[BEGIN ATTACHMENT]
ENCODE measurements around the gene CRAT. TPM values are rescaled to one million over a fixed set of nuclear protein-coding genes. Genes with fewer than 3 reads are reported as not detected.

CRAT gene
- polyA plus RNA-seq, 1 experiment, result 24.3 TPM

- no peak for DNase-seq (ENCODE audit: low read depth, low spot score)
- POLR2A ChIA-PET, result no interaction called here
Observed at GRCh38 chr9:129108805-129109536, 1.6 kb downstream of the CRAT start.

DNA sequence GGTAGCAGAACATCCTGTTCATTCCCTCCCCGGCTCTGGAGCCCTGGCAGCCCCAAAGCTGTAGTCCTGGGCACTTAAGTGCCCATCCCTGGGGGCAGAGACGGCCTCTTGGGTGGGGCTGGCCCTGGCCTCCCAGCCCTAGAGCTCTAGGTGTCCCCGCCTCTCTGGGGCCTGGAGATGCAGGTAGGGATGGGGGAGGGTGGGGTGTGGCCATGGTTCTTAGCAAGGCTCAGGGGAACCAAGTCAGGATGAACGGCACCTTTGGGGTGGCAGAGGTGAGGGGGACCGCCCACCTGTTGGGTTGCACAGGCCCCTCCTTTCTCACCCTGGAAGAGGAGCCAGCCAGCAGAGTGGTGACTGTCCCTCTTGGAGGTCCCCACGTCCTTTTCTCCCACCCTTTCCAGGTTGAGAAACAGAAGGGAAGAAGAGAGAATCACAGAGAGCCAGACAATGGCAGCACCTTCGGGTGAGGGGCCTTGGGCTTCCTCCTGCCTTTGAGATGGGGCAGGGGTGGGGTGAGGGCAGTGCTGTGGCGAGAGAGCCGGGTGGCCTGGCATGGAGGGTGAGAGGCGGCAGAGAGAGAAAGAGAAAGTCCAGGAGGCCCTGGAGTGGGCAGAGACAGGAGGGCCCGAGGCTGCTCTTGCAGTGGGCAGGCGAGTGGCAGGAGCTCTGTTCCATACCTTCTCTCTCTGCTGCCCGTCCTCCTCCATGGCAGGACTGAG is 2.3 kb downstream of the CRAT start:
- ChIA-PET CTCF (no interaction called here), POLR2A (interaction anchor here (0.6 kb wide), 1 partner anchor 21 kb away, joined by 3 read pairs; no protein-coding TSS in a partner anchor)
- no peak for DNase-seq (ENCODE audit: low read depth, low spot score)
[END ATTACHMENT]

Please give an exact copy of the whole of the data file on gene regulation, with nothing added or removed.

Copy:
ENCODE measurements around the gene CRAT. TPM values are rescaled to one million over a fixed set of nuclear protein-coding genes. Genes with fewer than 3 reads are reported as not detected.

CRAT gene
- polyA plus RNA-seq, 1 experiment, result 24.3 TPM

- no peak for DNase-seq (ENCODE audit: low read depth, low spot score)
- POLR2A ChIA-PET, result no interaction called here
Observed at GRCh38 chr9:129108805-129109536, 1.6 kb downstream of the CRAT start.

DNA sequence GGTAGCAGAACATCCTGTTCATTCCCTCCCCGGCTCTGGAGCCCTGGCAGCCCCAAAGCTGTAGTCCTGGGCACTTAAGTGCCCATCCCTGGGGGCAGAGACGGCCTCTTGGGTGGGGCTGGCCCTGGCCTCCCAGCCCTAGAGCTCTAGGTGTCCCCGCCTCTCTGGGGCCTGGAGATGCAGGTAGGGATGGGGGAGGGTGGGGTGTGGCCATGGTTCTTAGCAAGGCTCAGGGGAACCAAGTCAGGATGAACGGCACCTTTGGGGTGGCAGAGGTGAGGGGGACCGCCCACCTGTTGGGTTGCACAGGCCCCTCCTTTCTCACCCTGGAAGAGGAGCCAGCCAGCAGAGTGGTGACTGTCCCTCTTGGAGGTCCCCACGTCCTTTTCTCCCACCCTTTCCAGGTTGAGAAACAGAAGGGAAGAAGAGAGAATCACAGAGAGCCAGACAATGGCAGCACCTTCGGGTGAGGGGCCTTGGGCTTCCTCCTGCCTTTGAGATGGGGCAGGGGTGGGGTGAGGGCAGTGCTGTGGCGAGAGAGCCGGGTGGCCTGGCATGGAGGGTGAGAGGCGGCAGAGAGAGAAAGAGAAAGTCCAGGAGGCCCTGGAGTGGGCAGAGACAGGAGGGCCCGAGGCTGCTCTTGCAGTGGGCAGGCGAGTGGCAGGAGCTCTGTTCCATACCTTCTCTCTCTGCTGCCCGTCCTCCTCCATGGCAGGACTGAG is 2.3 kb downstream of the CRAT start:
- ChIA-PET CTCF (no interaction called here), POLR2A (interaction anchor here (0.6 kb wide), 1 partner anchor 21 kb away, joined by 3 read pairs; no protein-coding TSS in a partner anchor)
- no peak for DNase-seq (ENCODE audit: low read depth, low spot score)